Amardeep also shared that people in search of wealth, had leased lands from the owners and dug old gurdwara structures in the hope of finding treasures. The villagers manage to get a stay order. Hence, it is time we took possession of our monument. At Saagri Gurdwara, he met Azmat who had said much in these few profound words:
Bout of intoxication has not subsided
Here I return, now take care of your buildings
Burden of guilt on my head, now stands abated
Divine Forces working in Unison
The divine energy worked in Amardeep’s favour where he met like-minded people. People opened their doors and embraced him. He didn’t have to incur much cost for accommodation and meals. The love that the Pakistanis had for the Sikhs and his spoken Punjabi, carved and bridged his path. They were rekindling the good old memories. Religion spreads through kindness of the heart, he said.
Essentially, he was taken into a time capsule from the time of Guru Nanak, to the invasion by British and right to the present moment. He felt the solitude of connecting with these once functional and occupied structures, of a mighty kingdom once upon a time.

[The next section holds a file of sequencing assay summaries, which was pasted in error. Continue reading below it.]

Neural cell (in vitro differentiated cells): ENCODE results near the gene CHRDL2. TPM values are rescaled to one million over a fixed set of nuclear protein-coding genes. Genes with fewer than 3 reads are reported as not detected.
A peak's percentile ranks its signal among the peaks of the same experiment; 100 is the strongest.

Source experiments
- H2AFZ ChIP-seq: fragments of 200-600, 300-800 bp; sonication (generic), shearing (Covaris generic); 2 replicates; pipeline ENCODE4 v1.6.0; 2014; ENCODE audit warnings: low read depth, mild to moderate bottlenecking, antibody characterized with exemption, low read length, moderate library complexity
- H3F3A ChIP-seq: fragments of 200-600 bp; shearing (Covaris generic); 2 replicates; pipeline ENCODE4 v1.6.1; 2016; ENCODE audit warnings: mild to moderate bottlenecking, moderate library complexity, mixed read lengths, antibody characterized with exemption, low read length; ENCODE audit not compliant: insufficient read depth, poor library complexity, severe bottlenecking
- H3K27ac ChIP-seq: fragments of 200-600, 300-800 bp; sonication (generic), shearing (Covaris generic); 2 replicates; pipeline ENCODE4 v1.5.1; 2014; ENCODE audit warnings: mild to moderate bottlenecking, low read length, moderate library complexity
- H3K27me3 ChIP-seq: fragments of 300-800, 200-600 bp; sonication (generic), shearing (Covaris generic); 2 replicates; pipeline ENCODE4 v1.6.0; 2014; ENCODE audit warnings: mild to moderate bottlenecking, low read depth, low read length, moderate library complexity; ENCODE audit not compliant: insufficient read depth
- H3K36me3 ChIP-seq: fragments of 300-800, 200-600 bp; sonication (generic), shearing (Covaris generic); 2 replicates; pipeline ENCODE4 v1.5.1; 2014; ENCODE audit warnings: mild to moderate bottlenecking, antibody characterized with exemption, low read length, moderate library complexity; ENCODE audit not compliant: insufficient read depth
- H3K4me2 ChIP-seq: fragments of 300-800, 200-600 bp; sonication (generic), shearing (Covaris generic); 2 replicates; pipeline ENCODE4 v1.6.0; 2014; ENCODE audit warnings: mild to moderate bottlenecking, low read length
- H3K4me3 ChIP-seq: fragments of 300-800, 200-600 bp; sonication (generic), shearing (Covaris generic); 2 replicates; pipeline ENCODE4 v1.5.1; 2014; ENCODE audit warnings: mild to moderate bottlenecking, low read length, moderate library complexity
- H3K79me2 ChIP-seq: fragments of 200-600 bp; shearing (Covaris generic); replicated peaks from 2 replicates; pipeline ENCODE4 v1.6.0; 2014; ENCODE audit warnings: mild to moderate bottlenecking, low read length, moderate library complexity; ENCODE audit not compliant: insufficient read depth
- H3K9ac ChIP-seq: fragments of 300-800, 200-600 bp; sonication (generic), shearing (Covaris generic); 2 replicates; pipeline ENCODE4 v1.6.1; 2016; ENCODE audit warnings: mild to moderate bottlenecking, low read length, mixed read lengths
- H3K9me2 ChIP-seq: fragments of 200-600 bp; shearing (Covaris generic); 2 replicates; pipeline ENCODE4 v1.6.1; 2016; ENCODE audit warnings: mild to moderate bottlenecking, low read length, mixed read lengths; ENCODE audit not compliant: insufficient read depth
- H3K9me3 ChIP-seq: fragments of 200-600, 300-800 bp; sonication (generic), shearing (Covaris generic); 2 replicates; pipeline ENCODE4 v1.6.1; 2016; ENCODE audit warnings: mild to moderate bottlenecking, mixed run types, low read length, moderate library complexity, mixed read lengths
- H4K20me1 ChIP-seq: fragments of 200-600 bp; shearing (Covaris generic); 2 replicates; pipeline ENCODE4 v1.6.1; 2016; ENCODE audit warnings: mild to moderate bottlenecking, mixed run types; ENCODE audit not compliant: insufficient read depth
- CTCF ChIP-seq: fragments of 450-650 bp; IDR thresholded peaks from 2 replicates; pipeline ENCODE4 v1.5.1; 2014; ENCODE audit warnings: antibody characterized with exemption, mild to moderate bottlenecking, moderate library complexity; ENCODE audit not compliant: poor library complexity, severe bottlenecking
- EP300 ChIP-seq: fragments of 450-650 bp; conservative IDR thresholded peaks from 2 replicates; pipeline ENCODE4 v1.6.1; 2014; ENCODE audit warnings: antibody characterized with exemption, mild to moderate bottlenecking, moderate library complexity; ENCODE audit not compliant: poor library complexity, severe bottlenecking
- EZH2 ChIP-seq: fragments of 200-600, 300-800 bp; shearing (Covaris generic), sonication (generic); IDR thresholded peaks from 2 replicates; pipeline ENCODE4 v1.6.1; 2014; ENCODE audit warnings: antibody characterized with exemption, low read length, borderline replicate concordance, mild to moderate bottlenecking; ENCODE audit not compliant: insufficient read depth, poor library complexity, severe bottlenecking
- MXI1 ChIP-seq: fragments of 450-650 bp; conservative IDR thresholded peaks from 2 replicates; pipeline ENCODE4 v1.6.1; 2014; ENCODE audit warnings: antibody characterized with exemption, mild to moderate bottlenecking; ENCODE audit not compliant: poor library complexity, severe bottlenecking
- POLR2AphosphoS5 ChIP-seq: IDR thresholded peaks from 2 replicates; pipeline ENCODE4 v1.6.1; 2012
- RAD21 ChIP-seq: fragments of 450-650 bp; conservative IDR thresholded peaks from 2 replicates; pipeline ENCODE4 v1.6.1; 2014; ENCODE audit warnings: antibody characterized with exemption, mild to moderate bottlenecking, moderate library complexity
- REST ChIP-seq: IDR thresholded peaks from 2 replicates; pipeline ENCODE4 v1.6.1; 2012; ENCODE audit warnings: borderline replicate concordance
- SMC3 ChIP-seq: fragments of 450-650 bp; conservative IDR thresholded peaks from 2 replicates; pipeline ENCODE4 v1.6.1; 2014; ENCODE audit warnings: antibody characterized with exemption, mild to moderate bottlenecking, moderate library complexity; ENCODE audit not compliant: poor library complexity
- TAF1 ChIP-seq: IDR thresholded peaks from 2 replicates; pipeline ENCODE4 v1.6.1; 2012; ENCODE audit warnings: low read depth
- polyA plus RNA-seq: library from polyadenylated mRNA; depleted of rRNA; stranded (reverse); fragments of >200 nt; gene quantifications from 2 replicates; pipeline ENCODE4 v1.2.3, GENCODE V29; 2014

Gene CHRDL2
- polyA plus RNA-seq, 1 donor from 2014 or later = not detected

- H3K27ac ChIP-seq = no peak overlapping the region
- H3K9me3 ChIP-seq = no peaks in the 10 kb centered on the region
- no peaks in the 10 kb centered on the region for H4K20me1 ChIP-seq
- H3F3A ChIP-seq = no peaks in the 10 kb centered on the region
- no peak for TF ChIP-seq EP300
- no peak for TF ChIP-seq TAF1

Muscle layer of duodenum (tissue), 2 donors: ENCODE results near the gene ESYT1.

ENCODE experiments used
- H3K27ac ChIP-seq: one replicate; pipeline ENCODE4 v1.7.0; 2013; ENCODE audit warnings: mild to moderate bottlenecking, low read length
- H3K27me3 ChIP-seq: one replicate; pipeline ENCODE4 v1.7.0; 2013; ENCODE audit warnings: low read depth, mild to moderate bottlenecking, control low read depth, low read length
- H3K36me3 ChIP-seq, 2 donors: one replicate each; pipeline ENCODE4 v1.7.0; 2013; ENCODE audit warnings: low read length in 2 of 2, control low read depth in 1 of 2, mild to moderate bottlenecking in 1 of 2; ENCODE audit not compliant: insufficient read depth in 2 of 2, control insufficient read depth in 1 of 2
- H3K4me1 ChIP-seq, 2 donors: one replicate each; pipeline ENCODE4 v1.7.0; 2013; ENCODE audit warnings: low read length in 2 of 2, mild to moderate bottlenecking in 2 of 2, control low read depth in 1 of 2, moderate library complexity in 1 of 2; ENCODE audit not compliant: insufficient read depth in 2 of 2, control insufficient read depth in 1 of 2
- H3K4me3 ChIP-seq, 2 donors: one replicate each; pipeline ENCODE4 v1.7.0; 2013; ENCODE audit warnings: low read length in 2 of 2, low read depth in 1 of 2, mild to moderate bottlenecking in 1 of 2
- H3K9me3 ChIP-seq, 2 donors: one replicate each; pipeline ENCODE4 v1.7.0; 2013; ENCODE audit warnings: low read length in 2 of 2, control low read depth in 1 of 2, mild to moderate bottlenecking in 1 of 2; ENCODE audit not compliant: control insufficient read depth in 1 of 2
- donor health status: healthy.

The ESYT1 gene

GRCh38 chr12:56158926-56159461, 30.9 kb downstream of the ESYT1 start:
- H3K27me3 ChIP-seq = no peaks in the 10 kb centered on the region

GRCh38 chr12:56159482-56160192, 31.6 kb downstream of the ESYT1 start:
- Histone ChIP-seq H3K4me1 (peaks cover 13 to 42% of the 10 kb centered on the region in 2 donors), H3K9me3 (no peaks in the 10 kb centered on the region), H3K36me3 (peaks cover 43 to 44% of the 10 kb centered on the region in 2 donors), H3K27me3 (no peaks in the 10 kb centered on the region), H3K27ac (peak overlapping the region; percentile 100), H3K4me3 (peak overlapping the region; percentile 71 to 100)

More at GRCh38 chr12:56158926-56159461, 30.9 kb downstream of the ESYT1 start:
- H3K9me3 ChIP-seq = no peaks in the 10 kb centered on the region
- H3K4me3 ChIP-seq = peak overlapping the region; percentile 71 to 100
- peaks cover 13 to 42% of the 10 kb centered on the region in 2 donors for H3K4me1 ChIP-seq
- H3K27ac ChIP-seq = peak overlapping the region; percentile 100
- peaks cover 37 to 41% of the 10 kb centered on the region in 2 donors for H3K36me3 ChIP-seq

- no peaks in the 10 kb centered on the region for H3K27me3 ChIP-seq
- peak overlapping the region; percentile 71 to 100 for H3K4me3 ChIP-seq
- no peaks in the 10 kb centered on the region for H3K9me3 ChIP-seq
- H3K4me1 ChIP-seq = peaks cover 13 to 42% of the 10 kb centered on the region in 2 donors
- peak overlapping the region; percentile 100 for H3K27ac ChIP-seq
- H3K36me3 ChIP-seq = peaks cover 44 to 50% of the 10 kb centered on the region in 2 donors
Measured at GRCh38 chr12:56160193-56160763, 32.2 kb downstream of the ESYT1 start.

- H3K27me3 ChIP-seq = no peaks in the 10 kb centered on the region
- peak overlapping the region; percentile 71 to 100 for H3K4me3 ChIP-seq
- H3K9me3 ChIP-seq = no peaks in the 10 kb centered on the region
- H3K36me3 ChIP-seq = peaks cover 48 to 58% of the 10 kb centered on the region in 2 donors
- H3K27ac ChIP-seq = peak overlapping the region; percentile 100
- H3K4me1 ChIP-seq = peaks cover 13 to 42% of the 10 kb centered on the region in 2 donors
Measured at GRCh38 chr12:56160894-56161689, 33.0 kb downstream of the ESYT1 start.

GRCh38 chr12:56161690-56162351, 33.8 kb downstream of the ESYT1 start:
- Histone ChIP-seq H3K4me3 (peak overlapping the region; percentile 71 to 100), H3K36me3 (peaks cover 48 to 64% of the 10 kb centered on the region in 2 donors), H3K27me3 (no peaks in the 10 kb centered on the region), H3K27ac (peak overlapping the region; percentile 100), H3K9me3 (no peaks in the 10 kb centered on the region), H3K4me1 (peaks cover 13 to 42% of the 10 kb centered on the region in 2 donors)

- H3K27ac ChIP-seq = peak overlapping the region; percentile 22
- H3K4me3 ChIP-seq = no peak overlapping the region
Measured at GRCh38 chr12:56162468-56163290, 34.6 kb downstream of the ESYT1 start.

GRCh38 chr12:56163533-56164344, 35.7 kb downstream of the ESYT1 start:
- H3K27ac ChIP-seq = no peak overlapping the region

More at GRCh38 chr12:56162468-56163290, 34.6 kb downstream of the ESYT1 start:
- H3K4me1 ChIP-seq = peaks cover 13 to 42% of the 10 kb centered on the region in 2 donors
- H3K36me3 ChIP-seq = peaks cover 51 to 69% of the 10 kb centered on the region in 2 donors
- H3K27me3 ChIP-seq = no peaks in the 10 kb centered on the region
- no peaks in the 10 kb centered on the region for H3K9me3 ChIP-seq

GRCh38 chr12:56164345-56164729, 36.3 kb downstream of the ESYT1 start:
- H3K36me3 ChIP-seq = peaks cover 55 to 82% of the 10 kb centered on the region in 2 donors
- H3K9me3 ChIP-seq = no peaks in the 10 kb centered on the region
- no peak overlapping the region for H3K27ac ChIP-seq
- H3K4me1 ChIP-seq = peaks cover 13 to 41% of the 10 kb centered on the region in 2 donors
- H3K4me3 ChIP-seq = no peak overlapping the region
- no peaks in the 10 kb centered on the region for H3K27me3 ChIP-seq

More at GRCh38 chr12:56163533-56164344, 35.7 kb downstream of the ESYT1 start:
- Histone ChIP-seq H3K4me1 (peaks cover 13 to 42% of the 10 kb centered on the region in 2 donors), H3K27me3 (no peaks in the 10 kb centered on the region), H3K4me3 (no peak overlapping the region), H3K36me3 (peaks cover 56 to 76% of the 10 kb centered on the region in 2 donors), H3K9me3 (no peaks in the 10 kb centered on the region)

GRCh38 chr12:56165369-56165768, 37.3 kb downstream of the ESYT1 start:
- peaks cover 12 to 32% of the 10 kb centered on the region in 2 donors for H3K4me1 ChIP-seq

The Lure to Pakistan
“If you could visit any place in Pakistan, where would you go?” asks Amardeep Singh each time he introduces his recently published travelogue. The question invariably elicits two answers from his Sikh audience -Sikh holy places and the desire to see their ancestral village.
He asked our Kuala Lumpur crowd the same pertinent question. While there are tbousands of Sikhs in the Malaysian community, how many were present at the presentation? There was silence in the room. He candidly shared that in the same context, it has been a slow and laborious process of rekindling and reviving the past.
In the last 8 months, Amardeep had conducted 74 seminars around the world, educating on our lost heritage. Through his global seminars and social media, he discovered the strong desire across the world to learn the lost Sikh legacy in Pakistan. His research has been received with much enthusiasm and interest. The world was hungry for this piece of documentation and long elapsed puzzle.
A Multi-Cultural Community and influence of Guru Nanak